I float with the apostles on that beautiful Sea of Galilee with the risen Lord. All my mistakes, my faults, my traumas, my everything find healing in simply sitting with Him in the small barque of this Church rolling upon the waves of His mercy -- in gentle cantor's antiphons, in rise and fall of priest's gentle voice, this my Body, this my Blood. Take and Eat. Be healed. Be at peace. Roll gently on my mercy and know that I am God. I am here. Listen to the waves of my mercy lapping up against your soul and be at peace.

These are also the forty days when Jesus is saying His long farewells to this particular world He has roamed with His friends in His humanity. Three, mercy-driven years -- moving with the urgency that was the will of His Father. Now the deed was done. All was accomplished. It was time to rest and to be happy with those who had stayed with Him until the end. He too knew the peace of His Father’s will made manifest in joy.  

I picture Jesus picking a date off of a tree and slowly relishing the taste. Would He miss that taste? I see Him also trailing his hand in the water as Simon pulls out for a catch -- knowing and delighting in the feel of water on His skin. The wind on the back of his neck as it flows through His tossed hair. A rough rope. The feel of a leather sandal strap. Fire’s fierce joy. The look of Peter's face as he tends that fire, absently laughing at a passing joke. Jokes. Singing. Singing with lungs full of air. Dancing with abandon to the steps and song created and composed by His people Israel, this people "peculiarly His own," to release joy and praise to His Father. Praying softly with the peculiar speech of man, his human language -- Aramaic words. Praying alone once more in the sun baked hills with that silent smell of dust all about. Praying in boats, with His apostles who asked Him to pray to the Heavenly Father with them -- and He did. The feel of fish just out of a lake. The press of crowds -- earthy scented in their labors. Remembering the aromatic nard of sorrow flowing profligately as scented love all over His feet. The feel of wiping away a tear on a penitent cheek. Flowers in a field. Smiling at the inspiration they had given to Him when first he laid human eyes upon them and delighted just as we do -- in  these lilies that do not toil, immortalized in a sermon when He sat on a mountain and taught.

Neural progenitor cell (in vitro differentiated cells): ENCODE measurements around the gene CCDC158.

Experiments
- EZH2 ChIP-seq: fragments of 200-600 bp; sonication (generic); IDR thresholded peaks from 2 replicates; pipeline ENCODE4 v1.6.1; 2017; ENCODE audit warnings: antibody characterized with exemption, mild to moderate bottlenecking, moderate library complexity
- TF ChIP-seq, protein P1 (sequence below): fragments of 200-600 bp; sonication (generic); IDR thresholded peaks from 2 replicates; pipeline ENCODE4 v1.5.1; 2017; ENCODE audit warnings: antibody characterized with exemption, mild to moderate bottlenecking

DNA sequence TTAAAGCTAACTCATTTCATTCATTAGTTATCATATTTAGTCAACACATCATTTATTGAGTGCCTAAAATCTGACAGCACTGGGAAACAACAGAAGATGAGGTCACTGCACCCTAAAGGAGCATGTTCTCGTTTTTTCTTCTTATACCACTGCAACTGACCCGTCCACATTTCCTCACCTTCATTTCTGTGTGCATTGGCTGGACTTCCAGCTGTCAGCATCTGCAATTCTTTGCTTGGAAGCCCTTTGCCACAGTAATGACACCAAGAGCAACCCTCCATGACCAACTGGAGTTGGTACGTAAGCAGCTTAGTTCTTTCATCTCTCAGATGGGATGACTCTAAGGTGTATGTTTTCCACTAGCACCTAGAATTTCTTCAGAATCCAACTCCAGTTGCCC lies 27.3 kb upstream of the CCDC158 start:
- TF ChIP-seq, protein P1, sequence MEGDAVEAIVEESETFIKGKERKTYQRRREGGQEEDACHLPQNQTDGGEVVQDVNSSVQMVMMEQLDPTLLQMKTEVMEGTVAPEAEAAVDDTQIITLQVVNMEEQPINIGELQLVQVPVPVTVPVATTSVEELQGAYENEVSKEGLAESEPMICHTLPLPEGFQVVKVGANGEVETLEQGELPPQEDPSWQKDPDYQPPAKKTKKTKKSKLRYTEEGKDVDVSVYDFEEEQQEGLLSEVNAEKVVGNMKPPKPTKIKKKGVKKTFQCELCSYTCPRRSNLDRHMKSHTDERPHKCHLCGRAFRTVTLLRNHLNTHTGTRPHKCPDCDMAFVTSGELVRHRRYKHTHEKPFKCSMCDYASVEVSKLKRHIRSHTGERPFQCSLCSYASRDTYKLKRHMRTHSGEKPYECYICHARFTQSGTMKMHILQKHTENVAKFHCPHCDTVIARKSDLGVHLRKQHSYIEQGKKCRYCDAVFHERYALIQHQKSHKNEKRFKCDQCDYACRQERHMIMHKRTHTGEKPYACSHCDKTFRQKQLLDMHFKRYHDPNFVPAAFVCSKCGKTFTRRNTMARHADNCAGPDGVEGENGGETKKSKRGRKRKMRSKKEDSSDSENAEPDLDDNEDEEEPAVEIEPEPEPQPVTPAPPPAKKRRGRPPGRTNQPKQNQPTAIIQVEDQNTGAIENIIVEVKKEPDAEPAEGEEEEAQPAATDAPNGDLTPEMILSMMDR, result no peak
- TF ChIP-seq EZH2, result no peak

All these sights, smells, tastes, feelings. Jesus experiencing a series of 'lasts.' Saying goodbye to the earth slowly and with attention -- for "attention is love." This very small piece of the earth where He pitched His tent and lived for 33 years. These are the forty days of remembrance.

This is our way of knowing how poignant it might have been for Jesus to say a human good bye to all that He had come to know and see not only as perfect God, Creator -- but as perfect human like us in all things but sin.

He loved our words, He loved our roads, sitting in the shade of our roofs, He ate our food and ate our bread. Relished our dates and the feel of water. Truly and in every way His delight had been to be with the children of men. Can the mind or heart ever fathom what that delight might mean? That we and our ways are delighted in by God.

Let us sail quietly with Jesus in these forty, gentle days of healing, of trust, of joy, of drawing close to His glorified humanity, wounded as it will always be now, though borne with a joy beyond all telling. Let us sail out on the rolling sea of His mercy and just BE with Him. He has so much to say to us before He goes forever to the Father. Alleluia.